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By Mark P. Rankin
White-Collar Crime columns.
Rule 35(b) Meets Section 3553(a) — What Can a Federal Court Consider?
Since the Supreme Court’s first shots across the bow of the U.S. Sentencing Guidelines in Blakely,1 and continuing with its most recent decision in Spears,2 the Court has significantly restored sentencing discretion to the federal trial courts. No matter whether one agrees with this seismic shift, there is now little controversy over whether a district court may effectively reject the Sentencing Guidelines and sentence a defendant based upon the factors set forth at 18 U.S.C. § 3553(a) (the “§ 3553(a) factors”). In fact, at a minimum, a sentencing court must consider those factors in fashioning a sentence that is “sufficient, but not greater than necessary” to achieve the goals of sentencing set forth by Congress.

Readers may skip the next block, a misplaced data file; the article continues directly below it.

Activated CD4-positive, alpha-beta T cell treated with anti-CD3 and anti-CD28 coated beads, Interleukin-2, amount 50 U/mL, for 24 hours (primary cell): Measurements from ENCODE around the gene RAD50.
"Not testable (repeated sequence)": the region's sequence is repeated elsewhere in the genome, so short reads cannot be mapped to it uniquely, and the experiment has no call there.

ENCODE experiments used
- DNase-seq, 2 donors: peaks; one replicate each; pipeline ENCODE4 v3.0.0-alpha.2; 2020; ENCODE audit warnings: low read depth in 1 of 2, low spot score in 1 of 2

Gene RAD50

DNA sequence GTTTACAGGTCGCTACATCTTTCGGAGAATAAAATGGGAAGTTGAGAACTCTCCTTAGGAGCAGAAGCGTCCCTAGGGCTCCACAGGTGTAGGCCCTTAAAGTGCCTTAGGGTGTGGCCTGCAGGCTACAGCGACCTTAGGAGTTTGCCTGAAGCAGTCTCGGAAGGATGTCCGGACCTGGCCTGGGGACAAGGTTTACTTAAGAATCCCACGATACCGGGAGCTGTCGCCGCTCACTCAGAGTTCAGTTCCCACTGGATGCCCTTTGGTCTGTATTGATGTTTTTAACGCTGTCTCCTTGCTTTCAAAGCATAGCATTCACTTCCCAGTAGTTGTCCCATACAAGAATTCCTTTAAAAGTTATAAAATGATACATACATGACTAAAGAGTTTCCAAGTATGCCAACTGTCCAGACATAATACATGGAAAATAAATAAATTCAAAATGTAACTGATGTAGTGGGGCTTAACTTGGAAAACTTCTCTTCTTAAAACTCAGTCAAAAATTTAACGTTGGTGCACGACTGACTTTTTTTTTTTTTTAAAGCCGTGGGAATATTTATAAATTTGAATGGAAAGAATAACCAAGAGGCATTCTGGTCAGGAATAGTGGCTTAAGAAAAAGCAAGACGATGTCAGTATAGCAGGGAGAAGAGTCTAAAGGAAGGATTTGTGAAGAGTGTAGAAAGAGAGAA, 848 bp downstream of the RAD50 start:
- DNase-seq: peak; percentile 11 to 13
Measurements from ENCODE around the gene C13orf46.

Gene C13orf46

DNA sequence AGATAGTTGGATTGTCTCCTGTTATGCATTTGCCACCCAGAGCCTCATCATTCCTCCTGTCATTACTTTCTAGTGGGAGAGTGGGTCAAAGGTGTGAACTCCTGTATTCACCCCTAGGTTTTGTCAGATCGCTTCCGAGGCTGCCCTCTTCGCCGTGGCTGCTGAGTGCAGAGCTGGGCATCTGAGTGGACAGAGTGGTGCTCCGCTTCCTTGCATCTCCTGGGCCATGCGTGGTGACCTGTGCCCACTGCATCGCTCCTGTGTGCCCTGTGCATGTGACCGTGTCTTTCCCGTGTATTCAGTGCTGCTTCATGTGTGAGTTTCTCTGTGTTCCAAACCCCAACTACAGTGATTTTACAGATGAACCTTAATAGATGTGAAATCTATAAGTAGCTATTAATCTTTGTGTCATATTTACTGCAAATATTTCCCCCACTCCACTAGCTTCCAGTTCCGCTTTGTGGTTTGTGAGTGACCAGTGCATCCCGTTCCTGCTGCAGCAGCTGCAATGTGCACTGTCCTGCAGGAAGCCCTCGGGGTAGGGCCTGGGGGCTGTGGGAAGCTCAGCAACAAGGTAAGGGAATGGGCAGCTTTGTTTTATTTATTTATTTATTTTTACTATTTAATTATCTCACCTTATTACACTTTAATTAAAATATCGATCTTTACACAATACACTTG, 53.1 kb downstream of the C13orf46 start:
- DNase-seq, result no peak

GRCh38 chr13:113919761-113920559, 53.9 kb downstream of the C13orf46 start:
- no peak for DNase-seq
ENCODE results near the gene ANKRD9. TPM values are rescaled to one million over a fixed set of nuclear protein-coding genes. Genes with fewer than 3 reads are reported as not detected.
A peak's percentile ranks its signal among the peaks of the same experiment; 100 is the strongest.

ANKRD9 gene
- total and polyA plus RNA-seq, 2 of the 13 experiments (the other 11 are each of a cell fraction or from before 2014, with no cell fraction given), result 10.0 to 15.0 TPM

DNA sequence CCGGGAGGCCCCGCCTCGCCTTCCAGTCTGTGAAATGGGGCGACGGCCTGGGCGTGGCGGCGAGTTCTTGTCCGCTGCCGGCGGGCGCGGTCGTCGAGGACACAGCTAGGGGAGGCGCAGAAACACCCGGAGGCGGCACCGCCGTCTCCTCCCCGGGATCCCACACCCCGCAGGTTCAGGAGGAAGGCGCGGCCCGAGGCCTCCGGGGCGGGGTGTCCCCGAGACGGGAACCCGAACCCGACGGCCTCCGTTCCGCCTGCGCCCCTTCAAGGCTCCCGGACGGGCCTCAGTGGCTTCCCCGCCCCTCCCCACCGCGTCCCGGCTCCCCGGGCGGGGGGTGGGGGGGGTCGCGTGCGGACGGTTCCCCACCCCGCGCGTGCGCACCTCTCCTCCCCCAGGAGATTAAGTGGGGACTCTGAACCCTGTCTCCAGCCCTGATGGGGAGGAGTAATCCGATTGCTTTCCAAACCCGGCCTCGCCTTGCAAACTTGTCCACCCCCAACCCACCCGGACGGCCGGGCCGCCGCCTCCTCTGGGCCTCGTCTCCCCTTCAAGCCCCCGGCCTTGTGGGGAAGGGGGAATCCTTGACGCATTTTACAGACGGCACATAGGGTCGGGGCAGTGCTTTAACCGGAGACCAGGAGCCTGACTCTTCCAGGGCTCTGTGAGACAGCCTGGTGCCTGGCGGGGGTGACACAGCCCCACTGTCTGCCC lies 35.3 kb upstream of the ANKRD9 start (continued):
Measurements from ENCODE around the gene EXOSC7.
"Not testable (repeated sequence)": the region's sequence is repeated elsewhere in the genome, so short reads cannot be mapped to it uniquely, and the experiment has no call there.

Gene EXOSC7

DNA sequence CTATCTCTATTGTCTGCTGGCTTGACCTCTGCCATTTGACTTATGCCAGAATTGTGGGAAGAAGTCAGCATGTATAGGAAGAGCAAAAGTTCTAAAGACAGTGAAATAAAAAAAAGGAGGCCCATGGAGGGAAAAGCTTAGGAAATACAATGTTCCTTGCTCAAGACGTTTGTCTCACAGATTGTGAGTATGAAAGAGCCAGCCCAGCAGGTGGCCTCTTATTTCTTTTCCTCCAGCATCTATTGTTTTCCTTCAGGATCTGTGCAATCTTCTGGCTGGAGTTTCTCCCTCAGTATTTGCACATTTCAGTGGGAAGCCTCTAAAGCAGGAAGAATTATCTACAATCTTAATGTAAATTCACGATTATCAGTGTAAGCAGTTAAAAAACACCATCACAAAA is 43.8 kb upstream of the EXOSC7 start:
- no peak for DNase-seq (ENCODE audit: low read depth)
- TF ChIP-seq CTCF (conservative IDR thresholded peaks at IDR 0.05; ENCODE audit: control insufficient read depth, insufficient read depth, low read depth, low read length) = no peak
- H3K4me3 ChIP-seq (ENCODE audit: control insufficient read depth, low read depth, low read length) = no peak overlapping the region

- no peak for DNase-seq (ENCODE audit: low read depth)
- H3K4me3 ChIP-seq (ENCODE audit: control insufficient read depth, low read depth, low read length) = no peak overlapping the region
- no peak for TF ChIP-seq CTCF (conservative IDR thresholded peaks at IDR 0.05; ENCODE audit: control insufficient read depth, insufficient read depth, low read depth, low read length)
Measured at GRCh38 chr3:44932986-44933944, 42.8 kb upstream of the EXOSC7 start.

While this federal sentencing process is by now well-settled, questions about the proper sentencing framework remain unresolved where a sentencing is precipitated by the government’s Rule 35(b) motion, filed
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